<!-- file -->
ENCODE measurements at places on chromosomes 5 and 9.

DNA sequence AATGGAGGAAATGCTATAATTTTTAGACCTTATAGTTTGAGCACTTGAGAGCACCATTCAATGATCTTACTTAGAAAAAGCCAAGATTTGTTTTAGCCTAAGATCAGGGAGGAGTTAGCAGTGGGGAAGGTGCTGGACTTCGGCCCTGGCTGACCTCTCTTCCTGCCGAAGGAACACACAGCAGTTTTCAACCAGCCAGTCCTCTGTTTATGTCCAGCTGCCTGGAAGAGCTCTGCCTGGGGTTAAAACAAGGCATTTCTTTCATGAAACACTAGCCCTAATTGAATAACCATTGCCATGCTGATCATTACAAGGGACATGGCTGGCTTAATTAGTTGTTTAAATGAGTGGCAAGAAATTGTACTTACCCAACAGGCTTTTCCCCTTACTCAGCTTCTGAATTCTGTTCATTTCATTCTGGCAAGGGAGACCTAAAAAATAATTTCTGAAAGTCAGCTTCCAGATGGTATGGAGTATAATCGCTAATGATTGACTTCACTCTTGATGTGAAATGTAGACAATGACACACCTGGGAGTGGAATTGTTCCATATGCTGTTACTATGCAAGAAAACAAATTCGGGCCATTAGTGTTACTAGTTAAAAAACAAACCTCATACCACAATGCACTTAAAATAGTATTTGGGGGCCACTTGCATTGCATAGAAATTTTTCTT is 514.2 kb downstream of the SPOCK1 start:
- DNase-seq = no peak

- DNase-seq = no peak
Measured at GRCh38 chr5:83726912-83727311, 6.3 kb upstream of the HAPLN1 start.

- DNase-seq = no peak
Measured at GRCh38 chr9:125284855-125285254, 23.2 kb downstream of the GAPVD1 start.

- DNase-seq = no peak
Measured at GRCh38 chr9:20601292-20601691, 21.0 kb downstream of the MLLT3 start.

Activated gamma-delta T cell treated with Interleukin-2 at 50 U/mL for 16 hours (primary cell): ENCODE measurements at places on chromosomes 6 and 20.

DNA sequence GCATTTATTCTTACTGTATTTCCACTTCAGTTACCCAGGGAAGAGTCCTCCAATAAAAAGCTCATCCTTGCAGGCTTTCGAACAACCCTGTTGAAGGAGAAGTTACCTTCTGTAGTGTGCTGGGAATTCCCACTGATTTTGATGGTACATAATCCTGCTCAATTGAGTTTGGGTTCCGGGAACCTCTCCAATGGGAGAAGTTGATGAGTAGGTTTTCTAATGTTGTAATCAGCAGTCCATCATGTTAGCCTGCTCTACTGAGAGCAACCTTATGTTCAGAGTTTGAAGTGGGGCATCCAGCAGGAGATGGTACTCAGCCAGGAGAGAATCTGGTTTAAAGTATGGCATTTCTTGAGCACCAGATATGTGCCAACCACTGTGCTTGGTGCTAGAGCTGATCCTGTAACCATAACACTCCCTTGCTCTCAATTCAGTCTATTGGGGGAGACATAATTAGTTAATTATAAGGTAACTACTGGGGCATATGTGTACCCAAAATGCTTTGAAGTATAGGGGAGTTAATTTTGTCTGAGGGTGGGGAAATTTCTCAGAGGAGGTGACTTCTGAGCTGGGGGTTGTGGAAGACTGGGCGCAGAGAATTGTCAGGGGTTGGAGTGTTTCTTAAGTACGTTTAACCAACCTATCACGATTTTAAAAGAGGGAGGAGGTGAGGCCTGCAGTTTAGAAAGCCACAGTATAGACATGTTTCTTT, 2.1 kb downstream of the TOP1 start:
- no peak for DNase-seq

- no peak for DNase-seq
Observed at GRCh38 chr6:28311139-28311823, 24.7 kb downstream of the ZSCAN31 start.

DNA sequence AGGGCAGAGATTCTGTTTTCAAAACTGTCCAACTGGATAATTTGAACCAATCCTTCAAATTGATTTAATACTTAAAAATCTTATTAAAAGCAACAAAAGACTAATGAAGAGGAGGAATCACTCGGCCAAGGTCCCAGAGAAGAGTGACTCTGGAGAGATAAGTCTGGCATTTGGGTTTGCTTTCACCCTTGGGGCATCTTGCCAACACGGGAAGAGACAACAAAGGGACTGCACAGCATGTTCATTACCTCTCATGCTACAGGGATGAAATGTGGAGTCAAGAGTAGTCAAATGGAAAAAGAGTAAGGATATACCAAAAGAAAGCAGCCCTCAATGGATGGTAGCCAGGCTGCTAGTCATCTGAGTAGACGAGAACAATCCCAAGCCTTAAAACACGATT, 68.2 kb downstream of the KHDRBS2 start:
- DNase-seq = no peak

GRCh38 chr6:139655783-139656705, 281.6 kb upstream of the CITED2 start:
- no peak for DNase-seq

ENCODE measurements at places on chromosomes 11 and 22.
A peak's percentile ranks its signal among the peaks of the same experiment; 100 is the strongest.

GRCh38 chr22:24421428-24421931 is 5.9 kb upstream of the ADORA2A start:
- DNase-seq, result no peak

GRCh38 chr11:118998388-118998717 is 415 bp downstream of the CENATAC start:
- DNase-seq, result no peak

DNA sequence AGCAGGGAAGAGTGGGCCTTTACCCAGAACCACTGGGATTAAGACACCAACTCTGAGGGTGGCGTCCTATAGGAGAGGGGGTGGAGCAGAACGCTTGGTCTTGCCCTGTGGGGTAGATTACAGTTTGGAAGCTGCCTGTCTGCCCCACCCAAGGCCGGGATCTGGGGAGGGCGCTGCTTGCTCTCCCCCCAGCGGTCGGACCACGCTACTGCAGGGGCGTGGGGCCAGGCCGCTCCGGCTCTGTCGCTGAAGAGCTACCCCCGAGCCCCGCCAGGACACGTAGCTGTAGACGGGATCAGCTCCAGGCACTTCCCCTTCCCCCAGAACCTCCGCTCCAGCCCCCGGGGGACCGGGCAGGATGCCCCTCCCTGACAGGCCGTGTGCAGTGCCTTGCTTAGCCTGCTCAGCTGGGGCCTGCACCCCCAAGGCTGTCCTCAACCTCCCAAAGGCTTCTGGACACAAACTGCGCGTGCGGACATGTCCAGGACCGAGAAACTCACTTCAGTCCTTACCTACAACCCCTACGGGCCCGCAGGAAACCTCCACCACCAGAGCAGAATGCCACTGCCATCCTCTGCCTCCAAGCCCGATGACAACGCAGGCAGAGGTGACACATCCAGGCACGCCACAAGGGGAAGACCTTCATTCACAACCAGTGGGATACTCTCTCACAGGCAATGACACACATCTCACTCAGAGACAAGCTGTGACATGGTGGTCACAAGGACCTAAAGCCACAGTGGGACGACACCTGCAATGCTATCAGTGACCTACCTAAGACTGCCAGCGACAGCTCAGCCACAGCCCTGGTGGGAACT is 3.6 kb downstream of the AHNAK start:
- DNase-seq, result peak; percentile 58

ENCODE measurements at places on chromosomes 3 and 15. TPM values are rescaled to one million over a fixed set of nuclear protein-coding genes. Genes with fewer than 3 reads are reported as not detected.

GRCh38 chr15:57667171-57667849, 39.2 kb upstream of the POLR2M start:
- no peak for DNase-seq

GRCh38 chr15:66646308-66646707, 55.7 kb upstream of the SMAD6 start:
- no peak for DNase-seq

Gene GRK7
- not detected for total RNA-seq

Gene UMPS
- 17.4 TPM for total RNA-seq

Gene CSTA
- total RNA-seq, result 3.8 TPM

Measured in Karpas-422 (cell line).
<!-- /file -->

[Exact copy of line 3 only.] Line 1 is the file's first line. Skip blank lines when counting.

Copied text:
- DNase-seq = no peak